Senate debates interpretation of SOx
As former Enron senior executives Kenneth Lay and Jeffrey Skilling came to trial this month, the Sarbanes-Oxley Act itself has come under scrutiny. At a hearing of a US Senate Committee focusing on accounting and regulatory standards, Paul Sarbanes defended the report he co-authored, arguing that good corporate governance practice was profitable as well as ethical.
Sarbanes cited a report of 2,500 international companies which showed that the implementation of the Sarbanes-Oxley Act had led to a 10% improvement in their relative share price performance.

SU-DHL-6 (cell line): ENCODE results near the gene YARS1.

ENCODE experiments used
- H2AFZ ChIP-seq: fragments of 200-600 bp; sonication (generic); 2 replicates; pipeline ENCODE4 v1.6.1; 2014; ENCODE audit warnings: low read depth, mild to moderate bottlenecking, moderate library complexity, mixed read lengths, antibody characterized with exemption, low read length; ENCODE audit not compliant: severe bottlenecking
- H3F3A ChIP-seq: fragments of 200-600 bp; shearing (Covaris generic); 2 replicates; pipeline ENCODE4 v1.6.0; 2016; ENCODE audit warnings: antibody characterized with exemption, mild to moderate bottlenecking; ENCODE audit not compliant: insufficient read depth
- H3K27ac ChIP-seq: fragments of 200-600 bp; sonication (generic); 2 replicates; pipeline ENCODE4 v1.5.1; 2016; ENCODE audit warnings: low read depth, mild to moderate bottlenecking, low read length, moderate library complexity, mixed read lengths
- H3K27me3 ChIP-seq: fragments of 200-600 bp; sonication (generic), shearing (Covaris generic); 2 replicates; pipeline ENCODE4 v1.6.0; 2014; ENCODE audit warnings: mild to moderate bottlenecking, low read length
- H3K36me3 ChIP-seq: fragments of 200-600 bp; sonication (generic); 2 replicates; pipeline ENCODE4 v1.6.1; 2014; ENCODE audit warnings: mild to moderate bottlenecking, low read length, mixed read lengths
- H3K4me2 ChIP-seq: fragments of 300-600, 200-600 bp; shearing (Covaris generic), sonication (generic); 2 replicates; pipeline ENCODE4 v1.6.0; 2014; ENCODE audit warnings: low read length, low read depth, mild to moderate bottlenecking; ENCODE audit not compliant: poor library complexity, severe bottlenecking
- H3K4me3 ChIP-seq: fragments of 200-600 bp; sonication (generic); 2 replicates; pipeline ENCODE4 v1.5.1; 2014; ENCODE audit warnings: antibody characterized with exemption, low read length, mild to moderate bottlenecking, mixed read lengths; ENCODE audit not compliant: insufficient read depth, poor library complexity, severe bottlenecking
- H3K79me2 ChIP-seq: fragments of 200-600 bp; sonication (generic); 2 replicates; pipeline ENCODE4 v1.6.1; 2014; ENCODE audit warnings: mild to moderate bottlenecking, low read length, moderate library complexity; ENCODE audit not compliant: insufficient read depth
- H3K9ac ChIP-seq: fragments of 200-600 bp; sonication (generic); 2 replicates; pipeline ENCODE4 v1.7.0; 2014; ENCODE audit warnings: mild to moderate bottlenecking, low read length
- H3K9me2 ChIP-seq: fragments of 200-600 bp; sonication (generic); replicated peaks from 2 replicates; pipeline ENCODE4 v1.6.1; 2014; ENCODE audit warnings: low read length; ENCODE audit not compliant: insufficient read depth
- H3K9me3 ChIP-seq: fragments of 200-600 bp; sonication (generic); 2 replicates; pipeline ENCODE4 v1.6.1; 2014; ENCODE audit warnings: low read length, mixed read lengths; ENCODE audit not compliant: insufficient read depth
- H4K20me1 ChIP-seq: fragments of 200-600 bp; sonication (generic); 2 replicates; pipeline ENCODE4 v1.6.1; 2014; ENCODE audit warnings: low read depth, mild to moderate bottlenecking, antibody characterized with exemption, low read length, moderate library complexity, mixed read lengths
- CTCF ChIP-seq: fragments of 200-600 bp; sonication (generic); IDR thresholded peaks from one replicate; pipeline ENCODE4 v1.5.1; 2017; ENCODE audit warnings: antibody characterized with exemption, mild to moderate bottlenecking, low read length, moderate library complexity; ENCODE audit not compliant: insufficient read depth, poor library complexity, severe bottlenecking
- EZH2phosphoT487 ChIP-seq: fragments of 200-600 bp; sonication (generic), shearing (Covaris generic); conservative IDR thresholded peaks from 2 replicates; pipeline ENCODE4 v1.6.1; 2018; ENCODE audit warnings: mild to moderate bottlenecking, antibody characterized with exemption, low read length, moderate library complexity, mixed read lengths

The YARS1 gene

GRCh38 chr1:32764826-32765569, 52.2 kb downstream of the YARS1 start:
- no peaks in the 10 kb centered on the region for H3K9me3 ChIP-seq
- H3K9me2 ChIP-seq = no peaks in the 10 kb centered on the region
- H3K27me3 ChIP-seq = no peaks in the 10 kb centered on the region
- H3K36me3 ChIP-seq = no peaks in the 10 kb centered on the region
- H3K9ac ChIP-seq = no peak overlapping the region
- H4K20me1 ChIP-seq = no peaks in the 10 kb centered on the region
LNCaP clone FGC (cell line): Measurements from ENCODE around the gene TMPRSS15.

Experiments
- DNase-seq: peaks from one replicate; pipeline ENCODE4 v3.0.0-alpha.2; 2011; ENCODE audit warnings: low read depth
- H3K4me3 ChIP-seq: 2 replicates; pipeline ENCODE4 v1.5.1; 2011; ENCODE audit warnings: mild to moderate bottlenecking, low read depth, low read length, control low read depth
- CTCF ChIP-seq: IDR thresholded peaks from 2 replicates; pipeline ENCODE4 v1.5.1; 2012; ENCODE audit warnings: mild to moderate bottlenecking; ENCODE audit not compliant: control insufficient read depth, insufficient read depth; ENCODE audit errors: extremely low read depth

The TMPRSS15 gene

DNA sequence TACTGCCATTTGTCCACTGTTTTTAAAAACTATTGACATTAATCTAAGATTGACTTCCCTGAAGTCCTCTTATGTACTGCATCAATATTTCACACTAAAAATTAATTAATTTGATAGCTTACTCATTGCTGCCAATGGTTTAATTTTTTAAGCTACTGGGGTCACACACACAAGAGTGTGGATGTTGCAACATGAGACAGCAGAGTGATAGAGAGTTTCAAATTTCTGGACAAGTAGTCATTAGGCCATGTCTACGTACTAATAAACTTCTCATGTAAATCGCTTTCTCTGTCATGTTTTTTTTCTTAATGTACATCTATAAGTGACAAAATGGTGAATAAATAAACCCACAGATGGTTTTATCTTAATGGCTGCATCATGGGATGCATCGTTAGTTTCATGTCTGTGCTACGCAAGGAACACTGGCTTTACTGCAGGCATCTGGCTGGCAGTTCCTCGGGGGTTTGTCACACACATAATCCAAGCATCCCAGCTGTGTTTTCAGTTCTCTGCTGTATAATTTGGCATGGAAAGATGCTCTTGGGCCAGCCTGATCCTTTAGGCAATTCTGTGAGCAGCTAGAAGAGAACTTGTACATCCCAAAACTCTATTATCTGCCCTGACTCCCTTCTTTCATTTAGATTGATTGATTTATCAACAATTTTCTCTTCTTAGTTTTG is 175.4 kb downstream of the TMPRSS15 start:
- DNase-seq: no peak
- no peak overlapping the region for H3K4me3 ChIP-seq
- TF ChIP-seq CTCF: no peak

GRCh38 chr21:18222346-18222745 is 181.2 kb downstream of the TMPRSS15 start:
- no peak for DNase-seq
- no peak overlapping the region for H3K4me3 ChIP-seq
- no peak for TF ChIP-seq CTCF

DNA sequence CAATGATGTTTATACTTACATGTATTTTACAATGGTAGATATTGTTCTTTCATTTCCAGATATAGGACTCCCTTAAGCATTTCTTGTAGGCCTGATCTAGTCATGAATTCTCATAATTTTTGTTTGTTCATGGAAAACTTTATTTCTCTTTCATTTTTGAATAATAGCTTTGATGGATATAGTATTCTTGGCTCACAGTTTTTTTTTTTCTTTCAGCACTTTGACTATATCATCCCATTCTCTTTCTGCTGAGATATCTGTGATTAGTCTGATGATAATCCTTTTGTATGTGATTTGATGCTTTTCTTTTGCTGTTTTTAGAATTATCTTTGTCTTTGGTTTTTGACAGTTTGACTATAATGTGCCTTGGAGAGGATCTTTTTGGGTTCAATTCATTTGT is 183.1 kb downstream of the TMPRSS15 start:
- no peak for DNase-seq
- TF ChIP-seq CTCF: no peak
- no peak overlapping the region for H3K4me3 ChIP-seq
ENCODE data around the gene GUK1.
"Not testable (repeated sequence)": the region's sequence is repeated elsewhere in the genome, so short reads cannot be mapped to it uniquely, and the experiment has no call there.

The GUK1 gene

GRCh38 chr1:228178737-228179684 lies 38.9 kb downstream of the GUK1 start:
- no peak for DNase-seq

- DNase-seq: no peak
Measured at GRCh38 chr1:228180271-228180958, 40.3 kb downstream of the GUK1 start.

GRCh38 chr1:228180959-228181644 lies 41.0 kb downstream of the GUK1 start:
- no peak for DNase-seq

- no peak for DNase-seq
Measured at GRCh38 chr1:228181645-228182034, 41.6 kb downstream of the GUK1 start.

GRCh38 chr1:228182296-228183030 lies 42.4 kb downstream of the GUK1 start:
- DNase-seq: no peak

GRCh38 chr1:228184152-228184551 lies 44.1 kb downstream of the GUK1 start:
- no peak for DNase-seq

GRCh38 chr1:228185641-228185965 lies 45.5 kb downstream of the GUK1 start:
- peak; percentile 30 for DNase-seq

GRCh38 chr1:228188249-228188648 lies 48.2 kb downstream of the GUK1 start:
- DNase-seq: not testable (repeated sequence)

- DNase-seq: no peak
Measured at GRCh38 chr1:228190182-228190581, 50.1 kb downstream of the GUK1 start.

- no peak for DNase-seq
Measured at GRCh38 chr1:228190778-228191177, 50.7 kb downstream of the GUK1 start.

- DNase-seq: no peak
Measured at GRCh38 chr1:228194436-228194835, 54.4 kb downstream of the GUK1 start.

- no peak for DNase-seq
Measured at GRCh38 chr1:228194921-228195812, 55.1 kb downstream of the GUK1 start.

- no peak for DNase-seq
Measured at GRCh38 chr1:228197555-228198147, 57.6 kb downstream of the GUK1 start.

Sarbanes commented: ?We have been reminded during the past year that non-US companies are not immune from Enron-like breakdowns. Large public companies in Italy (Parmalat), the UK (Shell), the Netherlands (Shell) and Canada (Norton and Hollinger), most of which are listed in the US, are now faced with evidence of poor internal controls, weak corporate governance, and substantial audit failures.?
He claimed that strong internal controls guarded against corruption and fraud by producing the verified information without which the ?gatekeepers? ? such as independent board members ? cannot do their jobs.
Douglas Flint, group finance director at HSBC, was more guarded about the benefits brought about by the Act.